Culture, Power, and Modern Yoga: Insights from the East and West (Part 1)
by Anjali Rao and Lorien Neargarder This article was originally published on the Accessible Yoga blog
Yoga is a practice that liberates, transforms, is a path toward unity, and is inclusive of all humanity. As practitioners of yoga, we have all heard variations of this statement, but this is not accurate for many Americans, a reality we need to change. We are two yoga teachers from different backgrounds––Anjali Rao, an Indian American immigrant, and Lorien Neargarder, a natural-born American citizen––and we are united in our passion for sharing the practice that moves us and has transformed our own lives so deeply. This article is the result of us asking, "Can we talk honestly, without fear, shame, or guilt, about the challenging problems with American yoga? And what if we tell the culture and community that we love that it can do better... and then it rejects us?" We trust that our yoga community’s acceptance is unconditional and hope this article will inspire you to speak up and help us shape a better, more inclusive yoga culture. American yoga has two major problems: it has become transactional and it is available only to those who qualify. This is at odds with yogic teachings, which describe the complex and rich practice of yoga as one that is rooted in deep spiritual meaning, the ultimate union of the human with the Divine. Interpreted without bias, this means that the ticket you need to practice yoga is to be human. But here in America you need more than your humanity to practice yoga; when you enter the yoga space with a class pass and a contractual mindset, you have already accepted a harmful concept of who should have access to yoga, set not by the yogic teaching but by the dominant culture (White, middle-class, Protestant people of northern European descent, heterosexual, and cisgender). The dominant culture imposes its value system and is the gatekeeper of what gets accepted as “normal” or “valuable” or “successful” and therefore is the power wielder. The term counterculture refers to a group of society who oppose the values and lifestyles of the dominant culture and can provide positive growth for a stagnant or concretized culture. Power Culture If you are unclear what the dominant American culture is, try the following exercise. Imagine you are in a yoga class, the one that you go to every time you practice or teach. (Well, now it's online because of the pandemic; nevertheless, it's your go-to class.) Take a look around at those rectangular mats. Who is showing up in your class? What is the age group? What is the gender and sexual orientation? What is the race that shows up? What is the range of physical and cognitive ability? Most likely it is someone who looks like you, if you are a teacher. If you are White, most likely the people who show up in your class are White. If you are White, chances are you are a teacher, or a faculty member, or a writer, or an “expert” in your chosen niche in yoga studies. Yoga originated in India, a country colonized by many European empires and where British colonists actually banned the practice during their rule in order to prevent the many anti-oppression movements of radical Yogis. And yet we don’t see many yoga teachers from India/Pakistan/Sri Lanka/Bangladesh in mainstream classes and teacher trainings. There has been a modern neo-colonization of this practice and re-erasure of practitioners/teachers by the West. For someone whose ancestors were dehumanized for centuries, murdered, and impoverished by colonizers, to witness this ancient spiritual practice appropriated, commodified, and reduced to a solely physical practice for economic gain is re-traumatizing on many levels: psychological, physical, social, and financial. Cultural Appropriation Cultural appropriation happens when a dominant group in a position of privilege and power (political, economic, or social) adopts, benefits from, shares, and even exploits the customs, practices, ideas, or social and spiritual knowledge of another, usually target or subordinate, society of people (Barkataki, 2019). Think about all the ways that strands of the yoga teachings have been pulled out of their context and culture in order to elevate someone in the American dominant culture, disregarding the roots of the practice. The Bhagavad Gita (composed around 400 BCE–200 CE) is one of the most sacred Indian texts; it uses the word "Yoga" 78 times in 15 of its 18 chapters, and is revered in India as the Yoga Shastra (Shastra means book/treatise). In the Gita, yoga is referred to in many different contexts, from the way we move and act in the world to our relationship with the Divine. In the West, yoga is White-washed and made “secular” by reducing the breadth and the depth of the practice to suit the commercial Western palate. When we taught yoga in corporate settings, we were told to refrain from using Sanskrit, the language of yoga, lest it scare away the student, or “consumer.” The feelings of the White student/consumer are valued more than the Brown culture that it came from. Thus, the racial dynamic of White social-economic-cultural power that is outside of a yoga class translates completely into the yoga class at all levels: from expert to teacher to student. Yoga has a power culture problem. We need more diversity. We disrupt the power culture when we de-colonize yoga and understand cultural appropriation by learning more about all cultures (including “White"), the context and the history of the yoga teachings, and diversify who we view as experts. We also disrupt the power culture by collaborating with diverse people, listening and trusting each other. Building trust takes time and consistent effort; it takes open and active listening and asking challenging questions of the other, especially when we come from diverse backgrounds. What has worked for us is an honest acknowledgement of our differences; we understand that our positions in this American culture, defined by the power and privilege accorded to us as White-bodied and BIPOC, are different, and hence our responsibilities and roles are different. Once these differences were named, we were able to find commonality in the way we view the world, through either Anjali's lens of subculture or Lorien's lens of counterculture. Reflection Point. Look around your yoga class, and make a note of the group that shows up:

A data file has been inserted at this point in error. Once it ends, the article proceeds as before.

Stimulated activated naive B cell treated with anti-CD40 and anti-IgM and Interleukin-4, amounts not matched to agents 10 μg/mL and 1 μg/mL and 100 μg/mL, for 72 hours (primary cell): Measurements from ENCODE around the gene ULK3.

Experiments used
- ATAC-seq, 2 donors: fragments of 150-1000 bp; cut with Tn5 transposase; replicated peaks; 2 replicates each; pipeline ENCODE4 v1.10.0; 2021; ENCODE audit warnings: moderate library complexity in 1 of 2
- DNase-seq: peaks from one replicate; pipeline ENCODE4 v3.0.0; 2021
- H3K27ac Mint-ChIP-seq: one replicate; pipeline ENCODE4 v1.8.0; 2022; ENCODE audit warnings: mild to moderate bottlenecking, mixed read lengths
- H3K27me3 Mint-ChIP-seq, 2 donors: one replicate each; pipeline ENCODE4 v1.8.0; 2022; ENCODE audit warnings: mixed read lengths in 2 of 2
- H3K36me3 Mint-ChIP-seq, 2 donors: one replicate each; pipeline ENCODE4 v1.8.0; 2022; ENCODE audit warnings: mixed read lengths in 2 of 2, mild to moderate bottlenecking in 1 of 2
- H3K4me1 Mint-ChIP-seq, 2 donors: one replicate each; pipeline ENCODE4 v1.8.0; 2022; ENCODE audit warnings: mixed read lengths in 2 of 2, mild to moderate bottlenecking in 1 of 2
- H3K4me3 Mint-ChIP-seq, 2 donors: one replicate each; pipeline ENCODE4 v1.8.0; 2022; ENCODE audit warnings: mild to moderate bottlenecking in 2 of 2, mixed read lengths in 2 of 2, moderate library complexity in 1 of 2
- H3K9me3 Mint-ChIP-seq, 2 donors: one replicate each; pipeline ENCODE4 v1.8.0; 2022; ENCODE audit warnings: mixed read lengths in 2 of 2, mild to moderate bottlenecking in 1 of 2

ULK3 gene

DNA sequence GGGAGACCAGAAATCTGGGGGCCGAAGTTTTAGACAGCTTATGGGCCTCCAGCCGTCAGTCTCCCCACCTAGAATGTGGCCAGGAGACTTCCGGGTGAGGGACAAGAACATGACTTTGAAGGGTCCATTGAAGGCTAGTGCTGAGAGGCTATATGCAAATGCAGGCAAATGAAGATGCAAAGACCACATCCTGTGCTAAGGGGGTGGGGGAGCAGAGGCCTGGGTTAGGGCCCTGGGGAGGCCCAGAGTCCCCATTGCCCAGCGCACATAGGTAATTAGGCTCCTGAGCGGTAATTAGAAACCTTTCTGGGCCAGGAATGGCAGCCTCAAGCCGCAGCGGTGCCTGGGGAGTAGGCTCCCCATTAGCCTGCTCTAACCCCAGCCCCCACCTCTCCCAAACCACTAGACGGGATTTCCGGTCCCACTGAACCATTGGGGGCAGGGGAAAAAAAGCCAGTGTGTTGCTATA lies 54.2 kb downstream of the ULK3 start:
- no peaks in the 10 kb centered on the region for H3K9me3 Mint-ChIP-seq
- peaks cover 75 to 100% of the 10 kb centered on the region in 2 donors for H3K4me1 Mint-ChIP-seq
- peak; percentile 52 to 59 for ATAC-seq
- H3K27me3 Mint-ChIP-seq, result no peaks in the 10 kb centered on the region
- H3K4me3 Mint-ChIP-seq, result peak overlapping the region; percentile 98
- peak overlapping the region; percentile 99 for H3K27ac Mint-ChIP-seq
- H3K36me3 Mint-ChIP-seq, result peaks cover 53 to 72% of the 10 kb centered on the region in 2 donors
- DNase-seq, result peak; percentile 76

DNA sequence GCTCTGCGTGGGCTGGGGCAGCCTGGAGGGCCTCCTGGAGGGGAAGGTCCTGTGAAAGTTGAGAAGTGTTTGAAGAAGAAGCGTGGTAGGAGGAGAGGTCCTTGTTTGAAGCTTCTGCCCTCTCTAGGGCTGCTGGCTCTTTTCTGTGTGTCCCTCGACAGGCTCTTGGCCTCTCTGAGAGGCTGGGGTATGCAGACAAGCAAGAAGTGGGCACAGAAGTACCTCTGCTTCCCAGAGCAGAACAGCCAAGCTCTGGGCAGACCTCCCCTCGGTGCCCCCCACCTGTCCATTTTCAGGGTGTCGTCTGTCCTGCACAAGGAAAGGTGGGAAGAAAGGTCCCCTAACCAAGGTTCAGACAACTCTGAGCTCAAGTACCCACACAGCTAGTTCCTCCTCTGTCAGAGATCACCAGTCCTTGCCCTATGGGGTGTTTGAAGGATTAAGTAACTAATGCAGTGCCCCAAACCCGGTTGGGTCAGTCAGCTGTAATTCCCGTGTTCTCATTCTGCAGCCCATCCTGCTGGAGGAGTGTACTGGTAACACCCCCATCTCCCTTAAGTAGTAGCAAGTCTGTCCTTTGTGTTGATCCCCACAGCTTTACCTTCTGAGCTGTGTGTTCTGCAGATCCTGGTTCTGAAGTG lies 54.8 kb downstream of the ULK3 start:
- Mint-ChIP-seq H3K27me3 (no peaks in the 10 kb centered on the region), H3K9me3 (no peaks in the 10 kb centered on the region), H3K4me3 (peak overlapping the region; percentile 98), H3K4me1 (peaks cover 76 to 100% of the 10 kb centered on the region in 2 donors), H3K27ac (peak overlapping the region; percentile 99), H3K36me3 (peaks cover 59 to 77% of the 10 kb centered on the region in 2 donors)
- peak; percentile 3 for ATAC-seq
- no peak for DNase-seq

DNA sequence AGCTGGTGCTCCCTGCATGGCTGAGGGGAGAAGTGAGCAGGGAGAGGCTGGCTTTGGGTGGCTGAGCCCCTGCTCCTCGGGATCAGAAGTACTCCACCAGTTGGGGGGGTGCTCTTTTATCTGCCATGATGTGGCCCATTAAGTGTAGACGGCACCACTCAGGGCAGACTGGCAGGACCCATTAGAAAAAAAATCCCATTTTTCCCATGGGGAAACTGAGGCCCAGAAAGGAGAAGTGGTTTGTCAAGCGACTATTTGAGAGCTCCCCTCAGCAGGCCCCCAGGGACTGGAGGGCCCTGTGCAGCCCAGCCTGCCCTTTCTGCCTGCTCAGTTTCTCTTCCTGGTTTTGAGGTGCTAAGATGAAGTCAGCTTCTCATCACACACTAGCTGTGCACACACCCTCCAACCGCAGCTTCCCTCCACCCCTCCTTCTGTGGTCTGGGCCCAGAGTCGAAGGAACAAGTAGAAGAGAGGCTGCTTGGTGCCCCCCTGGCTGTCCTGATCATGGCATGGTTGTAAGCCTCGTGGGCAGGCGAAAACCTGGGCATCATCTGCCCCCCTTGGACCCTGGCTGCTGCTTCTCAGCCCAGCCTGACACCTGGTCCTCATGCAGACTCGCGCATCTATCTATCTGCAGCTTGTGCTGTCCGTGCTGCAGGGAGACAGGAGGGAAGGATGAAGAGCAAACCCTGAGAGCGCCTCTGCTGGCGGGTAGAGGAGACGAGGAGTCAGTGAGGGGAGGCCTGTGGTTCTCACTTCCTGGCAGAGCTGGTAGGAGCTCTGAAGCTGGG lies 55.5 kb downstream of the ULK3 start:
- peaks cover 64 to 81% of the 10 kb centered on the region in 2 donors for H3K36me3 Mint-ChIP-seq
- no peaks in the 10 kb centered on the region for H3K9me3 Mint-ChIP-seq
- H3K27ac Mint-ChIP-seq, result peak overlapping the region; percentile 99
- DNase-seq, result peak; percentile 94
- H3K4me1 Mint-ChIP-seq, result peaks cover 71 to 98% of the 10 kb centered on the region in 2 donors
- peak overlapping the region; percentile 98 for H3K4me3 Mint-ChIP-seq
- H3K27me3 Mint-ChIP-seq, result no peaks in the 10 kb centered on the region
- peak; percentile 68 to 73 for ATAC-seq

How diverse is the make-up of your class?
If the group is rather homogenous, how can you change this to build connections across different groups to invite more inclusion?
White folks, what do you need to be able to really hear the voice of someone who is BIPOC, or is different from you in other ways, without the hum of guilt?
BIPOC folks, what do you need to be able to share how you feel without fear of backlash?